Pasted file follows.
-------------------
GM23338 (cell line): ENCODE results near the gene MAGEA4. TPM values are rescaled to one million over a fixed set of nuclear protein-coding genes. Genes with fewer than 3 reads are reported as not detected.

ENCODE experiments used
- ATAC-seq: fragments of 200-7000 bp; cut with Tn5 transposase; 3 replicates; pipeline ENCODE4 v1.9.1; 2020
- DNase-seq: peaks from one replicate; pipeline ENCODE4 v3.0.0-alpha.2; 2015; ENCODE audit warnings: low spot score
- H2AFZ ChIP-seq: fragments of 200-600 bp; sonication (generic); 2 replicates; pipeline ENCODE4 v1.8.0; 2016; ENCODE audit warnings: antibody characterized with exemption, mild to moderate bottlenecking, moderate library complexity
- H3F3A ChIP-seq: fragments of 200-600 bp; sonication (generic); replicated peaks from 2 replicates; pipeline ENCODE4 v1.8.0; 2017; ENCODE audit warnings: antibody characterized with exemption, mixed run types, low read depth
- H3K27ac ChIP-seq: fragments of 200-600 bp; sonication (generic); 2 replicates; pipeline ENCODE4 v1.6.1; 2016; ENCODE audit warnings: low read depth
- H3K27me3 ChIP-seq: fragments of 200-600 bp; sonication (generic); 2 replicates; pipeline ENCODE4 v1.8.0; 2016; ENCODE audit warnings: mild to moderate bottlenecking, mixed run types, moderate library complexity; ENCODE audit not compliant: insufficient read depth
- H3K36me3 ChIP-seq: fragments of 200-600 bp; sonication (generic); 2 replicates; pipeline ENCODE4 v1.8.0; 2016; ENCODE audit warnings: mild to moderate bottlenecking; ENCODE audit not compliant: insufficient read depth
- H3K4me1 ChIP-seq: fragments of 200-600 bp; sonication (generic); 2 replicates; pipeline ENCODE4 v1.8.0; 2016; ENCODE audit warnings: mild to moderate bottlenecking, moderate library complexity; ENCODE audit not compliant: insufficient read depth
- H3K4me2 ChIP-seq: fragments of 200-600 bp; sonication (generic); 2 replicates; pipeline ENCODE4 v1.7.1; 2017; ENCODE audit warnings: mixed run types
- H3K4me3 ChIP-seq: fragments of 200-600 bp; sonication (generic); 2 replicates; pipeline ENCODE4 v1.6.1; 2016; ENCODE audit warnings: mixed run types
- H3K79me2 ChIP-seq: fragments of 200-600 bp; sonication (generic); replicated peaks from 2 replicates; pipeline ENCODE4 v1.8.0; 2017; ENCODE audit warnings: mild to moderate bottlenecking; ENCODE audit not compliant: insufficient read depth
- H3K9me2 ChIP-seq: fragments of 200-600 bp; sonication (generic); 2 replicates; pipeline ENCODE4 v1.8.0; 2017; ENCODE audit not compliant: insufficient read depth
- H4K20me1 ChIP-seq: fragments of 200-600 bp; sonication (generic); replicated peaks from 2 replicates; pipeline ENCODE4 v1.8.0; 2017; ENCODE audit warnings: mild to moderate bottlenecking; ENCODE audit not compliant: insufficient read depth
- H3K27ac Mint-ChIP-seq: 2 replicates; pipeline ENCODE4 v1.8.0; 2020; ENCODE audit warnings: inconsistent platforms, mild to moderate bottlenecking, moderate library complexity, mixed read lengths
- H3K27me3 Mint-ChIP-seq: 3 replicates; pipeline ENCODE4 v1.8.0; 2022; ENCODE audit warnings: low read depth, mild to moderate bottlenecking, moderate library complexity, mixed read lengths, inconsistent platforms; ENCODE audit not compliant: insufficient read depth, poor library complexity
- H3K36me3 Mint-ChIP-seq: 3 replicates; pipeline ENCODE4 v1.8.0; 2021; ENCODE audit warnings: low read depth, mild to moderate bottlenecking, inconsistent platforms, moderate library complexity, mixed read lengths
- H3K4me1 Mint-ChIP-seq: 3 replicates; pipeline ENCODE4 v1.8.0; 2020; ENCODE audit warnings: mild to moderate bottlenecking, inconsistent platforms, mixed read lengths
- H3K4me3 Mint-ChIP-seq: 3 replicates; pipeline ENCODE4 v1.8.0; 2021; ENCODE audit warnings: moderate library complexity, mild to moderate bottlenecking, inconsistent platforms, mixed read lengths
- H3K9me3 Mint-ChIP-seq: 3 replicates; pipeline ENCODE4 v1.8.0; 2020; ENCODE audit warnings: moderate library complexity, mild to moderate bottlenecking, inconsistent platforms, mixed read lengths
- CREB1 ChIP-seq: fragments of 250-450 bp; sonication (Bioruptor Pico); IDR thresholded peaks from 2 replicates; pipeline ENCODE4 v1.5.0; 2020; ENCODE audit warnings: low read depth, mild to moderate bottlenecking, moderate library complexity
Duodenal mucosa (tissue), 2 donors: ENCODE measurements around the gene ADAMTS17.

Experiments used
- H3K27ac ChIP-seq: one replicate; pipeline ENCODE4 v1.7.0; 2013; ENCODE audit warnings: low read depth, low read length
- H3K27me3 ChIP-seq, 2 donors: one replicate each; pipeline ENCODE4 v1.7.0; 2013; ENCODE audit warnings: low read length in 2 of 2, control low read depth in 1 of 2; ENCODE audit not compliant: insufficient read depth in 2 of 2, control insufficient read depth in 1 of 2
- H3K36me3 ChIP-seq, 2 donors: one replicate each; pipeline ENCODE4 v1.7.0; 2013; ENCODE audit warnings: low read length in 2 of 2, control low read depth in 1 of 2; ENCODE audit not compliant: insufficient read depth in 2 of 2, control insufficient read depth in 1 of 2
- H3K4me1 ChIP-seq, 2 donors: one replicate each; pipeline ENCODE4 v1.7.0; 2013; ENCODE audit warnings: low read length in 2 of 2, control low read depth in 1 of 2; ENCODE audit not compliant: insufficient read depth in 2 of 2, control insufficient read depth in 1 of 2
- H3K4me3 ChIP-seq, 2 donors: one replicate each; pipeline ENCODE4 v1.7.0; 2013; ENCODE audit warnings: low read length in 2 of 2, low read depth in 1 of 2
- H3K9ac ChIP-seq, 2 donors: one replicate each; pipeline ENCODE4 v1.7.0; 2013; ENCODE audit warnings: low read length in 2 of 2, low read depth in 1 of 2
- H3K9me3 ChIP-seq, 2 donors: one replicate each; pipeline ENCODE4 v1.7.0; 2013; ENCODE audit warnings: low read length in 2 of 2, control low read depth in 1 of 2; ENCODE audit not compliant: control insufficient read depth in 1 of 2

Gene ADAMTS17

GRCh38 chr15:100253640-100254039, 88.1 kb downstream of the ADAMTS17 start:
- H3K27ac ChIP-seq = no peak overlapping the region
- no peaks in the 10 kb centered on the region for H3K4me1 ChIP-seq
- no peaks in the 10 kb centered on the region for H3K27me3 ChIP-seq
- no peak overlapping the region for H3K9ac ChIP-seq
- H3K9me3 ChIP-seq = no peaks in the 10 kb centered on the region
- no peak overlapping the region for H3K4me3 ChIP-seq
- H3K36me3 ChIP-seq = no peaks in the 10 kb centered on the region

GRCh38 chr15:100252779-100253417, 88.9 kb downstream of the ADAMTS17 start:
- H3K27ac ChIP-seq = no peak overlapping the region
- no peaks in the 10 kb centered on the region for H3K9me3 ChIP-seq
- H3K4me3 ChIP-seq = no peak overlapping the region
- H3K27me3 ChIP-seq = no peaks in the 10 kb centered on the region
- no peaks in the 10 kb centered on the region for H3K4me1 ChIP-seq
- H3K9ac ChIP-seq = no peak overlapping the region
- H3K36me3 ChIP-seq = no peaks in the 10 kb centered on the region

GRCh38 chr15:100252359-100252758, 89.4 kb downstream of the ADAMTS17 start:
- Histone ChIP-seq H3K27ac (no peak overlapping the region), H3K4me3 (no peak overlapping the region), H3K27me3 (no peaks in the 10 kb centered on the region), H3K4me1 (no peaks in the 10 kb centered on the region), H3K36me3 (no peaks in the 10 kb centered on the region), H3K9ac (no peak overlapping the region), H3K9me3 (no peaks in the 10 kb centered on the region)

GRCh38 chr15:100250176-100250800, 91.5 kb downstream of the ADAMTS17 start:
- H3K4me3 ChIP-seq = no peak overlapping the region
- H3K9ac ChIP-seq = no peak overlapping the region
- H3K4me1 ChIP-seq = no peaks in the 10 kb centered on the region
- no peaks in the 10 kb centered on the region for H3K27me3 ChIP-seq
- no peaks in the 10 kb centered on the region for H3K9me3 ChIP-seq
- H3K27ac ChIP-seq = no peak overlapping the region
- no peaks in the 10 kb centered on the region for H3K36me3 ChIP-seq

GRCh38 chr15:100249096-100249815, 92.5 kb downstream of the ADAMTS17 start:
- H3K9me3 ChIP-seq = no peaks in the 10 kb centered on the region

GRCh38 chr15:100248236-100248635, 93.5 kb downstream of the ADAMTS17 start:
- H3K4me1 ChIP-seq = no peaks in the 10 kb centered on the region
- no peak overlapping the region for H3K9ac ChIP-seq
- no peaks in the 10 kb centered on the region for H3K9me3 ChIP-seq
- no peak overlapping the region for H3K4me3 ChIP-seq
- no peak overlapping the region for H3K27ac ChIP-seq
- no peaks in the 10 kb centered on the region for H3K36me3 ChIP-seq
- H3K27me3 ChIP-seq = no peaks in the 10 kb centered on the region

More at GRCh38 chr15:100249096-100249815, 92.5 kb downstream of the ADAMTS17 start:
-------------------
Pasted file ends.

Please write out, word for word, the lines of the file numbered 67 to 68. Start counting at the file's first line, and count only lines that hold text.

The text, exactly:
- no peaks in the 10 kb centered on the region for H3K36me3 ChIP-seq
- H3K27me3 ChIP-seq = no peaks in the 10 kb centered on the region